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Legitimacy Disputes and Social Amplification of Perceived Risk
Unformatted Document Text:  Legitimacy & Social Amplification of Risk Perceptions     17   interview in May 2 nd asserting the safety of US beef. The official press release and subsequent government’s and the ruling party’s efforts to promote the safety of US beef brought about huge reactions from issue publics online. So the second period of this content analysis starts right after the South Korean government officially started to engage in risk communication until the high-profile TV debates between commentators who represent government’s positions and those who claims high risk of US beef. In that period, South Korean publics started to hold the so-called candlelight vigils on the downtown street of Seoul every day. The participants for the rallies gradually increased. In period 2, both cognitive (36.0%) and pragmatic (38.0%) legitimacy disputes were almost equal in the proportion, while the normative legitimacy was on the rapid increase accounting for about 25.8%. It is notable that discussions related to cognitive legitimacy dispute have decreased as a function of increased governmental efforts. While government may have reduced some concerns related to unidentified claims or rumors in this period, it alienated the online publics by having been much obsessed with discrediting MBC PD Notebook’s claims. But the public starting from this period began moving onto new direction of movement that went beyond the claims from MBC PD Notebook. Online publics demanded renegotiation and withdrawing the agreement to lift the ban of US beef import, while ridiculing one-way advertising campaigns in the mainstream newspapers. In responses to governments’ ad campaigns, bloggers’ became more cynical at government’s efforts to defend the safety of U.S. Beef. For example, one blogger ridiculed Korean Agricultural Department’s advertisement in national newspapers to defend the safety of U.S. Beef. A blogger argued, “Whose government is Lee’s when it

Authors: Lim, Joon Soo., Mun, Kwansik. and Yang, Sung-Un.
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Legitimacy & Social Amplification of Risk Perceptions   
 
 
17  
interview in May 2
nd
 asserting the safety of US beef. The official press release and 
subsequent government’s and the ruling party’s efforts to promote the safety of US beef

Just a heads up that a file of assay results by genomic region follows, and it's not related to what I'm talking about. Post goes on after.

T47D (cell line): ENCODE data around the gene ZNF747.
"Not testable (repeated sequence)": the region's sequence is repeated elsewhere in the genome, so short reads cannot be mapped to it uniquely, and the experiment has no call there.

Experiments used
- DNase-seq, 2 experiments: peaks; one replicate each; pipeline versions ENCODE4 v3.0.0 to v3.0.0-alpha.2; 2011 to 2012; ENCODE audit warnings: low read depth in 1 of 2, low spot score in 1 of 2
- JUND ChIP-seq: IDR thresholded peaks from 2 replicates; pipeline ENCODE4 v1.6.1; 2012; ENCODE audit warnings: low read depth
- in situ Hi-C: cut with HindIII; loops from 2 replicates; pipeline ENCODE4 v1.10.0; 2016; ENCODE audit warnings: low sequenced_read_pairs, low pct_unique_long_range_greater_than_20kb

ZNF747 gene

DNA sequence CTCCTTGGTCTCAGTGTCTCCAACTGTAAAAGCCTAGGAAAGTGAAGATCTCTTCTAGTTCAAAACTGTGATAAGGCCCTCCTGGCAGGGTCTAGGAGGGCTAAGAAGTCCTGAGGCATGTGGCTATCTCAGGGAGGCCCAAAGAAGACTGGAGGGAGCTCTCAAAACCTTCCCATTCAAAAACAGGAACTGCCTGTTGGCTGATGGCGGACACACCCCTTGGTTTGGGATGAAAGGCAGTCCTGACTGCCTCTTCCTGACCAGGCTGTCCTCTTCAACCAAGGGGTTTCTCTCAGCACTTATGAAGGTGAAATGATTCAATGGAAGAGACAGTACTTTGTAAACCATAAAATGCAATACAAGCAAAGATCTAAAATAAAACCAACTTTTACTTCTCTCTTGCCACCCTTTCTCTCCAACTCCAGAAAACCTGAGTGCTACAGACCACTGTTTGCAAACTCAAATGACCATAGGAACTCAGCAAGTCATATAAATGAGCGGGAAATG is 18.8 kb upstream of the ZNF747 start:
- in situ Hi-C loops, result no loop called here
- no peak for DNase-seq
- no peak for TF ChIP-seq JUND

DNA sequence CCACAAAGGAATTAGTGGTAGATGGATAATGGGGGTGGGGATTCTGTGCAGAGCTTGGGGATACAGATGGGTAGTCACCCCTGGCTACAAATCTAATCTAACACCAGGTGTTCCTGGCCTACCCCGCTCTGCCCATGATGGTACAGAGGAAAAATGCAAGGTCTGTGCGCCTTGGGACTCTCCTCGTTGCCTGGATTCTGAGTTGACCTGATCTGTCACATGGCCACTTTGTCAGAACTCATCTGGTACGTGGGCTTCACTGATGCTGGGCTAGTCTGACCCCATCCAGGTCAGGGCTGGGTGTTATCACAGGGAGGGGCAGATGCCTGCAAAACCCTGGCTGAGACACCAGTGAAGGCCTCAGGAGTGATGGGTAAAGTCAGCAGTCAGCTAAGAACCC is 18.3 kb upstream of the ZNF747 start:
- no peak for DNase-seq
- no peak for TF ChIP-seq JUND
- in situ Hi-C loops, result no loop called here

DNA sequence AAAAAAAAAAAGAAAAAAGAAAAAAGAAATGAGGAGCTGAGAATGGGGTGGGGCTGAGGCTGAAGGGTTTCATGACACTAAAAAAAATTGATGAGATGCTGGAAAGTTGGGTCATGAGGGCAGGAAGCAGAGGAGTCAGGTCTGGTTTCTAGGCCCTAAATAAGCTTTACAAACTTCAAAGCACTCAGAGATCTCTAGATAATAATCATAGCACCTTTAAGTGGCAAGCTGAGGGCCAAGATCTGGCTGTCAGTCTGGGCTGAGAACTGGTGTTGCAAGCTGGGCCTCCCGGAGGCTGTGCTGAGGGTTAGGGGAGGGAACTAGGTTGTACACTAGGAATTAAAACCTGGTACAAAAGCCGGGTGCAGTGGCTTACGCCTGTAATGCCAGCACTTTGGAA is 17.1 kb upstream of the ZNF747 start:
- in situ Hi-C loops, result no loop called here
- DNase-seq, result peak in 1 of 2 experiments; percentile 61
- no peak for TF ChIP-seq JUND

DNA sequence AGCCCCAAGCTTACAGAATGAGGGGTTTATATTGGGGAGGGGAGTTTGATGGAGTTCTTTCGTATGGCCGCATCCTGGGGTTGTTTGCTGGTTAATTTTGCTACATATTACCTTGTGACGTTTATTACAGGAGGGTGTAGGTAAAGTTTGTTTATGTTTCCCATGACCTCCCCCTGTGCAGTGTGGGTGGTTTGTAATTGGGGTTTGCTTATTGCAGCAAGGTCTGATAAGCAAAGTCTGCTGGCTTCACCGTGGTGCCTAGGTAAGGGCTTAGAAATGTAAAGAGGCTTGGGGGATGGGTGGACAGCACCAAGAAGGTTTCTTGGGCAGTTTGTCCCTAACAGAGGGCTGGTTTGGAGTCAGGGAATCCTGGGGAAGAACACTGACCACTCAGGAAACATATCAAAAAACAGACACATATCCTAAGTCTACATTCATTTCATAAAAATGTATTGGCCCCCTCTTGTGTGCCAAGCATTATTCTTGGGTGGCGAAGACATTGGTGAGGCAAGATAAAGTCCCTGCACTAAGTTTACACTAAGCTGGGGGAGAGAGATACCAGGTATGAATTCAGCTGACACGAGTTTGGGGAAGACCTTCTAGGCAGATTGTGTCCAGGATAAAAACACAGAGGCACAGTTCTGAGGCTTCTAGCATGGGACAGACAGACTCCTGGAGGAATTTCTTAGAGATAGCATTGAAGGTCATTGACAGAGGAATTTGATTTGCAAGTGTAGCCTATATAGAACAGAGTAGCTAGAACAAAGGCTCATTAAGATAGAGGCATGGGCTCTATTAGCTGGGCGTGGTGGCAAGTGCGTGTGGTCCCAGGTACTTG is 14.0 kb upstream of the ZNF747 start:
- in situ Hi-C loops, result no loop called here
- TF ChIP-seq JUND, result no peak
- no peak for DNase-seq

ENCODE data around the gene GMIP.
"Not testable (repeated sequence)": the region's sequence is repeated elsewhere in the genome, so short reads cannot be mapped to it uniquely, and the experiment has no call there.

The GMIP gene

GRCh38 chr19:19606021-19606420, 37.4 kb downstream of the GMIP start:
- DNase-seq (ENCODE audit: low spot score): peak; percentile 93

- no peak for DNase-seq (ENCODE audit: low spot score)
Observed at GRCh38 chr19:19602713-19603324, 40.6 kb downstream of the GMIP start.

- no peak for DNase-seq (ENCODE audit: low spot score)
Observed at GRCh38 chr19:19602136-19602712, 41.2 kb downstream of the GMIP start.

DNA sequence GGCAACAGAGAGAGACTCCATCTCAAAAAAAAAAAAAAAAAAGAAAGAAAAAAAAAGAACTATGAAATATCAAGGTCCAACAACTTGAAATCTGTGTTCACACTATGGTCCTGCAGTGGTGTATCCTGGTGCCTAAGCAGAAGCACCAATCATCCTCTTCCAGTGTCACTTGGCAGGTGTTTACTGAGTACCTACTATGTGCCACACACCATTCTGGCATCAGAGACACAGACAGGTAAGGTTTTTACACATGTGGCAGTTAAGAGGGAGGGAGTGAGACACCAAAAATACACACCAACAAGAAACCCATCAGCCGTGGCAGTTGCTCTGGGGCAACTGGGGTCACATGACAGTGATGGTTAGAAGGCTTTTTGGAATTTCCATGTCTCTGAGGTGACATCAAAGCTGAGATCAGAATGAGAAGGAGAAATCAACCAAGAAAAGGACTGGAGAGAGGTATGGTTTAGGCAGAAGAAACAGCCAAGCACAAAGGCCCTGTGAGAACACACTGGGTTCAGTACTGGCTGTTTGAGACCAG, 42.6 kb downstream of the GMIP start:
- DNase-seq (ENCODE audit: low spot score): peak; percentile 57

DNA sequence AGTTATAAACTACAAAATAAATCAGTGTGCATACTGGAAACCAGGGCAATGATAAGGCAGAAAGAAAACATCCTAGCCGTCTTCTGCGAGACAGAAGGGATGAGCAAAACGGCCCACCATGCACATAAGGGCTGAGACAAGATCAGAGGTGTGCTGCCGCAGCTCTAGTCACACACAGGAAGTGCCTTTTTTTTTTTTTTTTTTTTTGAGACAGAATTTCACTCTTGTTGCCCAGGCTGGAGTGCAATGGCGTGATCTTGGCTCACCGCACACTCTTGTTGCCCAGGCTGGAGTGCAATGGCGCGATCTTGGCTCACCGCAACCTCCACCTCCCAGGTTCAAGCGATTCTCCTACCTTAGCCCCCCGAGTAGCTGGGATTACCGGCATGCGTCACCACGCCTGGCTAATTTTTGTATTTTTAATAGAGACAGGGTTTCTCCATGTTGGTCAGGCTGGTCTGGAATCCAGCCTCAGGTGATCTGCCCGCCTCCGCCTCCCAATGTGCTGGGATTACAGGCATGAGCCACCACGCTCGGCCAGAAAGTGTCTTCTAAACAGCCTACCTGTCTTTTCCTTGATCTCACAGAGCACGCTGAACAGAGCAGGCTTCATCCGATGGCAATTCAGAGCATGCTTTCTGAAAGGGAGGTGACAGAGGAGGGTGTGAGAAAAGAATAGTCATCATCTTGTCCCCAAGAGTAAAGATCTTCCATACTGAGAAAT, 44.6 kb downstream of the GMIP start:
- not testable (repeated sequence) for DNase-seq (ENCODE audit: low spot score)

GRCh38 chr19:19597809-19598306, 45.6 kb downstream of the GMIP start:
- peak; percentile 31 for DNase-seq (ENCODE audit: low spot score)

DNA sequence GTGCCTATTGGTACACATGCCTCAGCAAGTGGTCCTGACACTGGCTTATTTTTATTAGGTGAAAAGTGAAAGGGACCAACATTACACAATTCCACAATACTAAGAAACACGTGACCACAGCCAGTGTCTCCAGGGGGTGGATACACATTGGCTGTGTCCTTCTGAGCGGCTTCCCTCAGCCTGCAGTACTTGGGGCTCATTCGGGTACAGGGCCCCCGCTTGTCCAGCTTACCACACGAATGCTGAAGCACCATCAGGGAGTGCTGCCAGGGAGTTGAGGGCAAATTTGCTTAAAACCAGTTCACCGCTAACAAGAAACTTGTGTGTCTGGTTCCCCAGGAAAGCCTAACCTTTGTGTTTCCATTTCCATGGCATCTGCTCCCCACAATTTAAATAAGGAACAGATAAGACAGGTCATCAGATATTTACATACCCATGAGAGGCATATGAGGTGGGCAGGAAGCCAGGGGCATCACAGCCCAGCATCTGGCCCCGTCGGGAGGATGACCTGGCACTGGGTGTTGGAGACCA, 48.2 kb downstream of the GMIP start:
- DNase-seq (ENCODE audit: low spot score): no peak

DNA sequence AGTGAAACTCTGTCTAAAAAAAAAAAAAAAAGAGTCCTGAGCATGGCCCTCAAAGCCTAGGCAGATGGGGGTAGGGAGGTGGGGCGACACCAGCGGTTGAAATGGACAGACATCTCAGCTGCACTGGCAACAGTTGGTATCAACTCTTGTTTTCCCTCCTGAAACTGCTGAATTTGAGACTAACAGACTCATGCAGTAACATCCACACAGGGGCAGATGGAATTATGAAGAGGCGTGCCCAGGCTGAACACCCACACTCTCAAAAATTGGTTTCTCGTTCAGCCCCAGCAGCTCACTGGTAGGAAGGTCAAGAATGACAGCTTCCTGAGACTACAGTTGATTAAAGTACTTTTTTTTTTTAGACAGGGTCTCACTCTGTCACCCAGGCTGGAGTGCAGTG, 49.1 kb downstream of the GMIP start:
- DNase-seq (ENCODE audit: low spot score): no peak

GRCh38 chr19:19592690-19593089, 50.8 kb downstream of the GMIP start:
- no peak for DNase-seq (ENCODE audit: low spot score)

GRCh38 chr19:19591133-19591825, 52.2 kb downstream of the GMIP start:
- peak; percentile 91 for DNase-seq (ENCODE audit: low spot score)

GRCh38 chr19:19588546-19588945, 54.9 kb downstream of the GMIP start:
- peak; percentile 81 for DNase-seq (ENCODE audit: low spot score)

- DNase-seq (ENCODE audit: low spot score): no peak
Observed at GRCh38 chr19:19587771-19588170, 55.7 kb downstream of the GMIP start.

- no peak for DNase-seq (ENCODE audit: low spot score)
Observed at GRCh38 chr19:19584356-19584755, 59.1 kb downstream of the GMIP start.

brought about huge reactions from issue publics online. So the second period of this 
content analysis starts right after the South Korean government officially started to 
engage in risk communication until the high-profile TV debates between commentators 
who represent government’s positions and those who claims high risk of US beef. In that 
period, South Korean publics started to hold the so-called candlelight vigils on the 
downtown street of Seoul every day. The participants for the rallies gradually increased.   
In period 2, both cognitive (36.0%) and pragmatic (38.0%) legitimacy disputes 
were almost equal in the proportion, while the normative legitimacy was on the rapid 
increase accounting for about 25.8%.  It is notable that discussions related to cognitive 
legitimacy dispute have decreased as a function of increased governmental efforts. While 
government may have reduced some concerns related to unidentified claims or rumors in 
this period, it alienated the online publics by having been much obsessed with 
discrediting MBC PD Notebook’s claims. But the public starting from this period began 
moving onto new direction of movement that went beyond the claims from MBC PD 
Notebook. Online publics demanded renegotiation and withdrawing the agreement to lift 
the ban of US beef import, while ridiculing one-way advertising campaigns in the 
mainstream newspapers.  
In responses to governments’ ad campaigns, bloggers’ became more cynical at 
government’s efforts to defend the safety of U.S. Beef. For example, one blogger 
ridiculed Korean Agricultural Department’s advertisement in national newspapers to 
defend the safety of U.S. Beef. A blogger argued, “Whose government is Lee’s when it 


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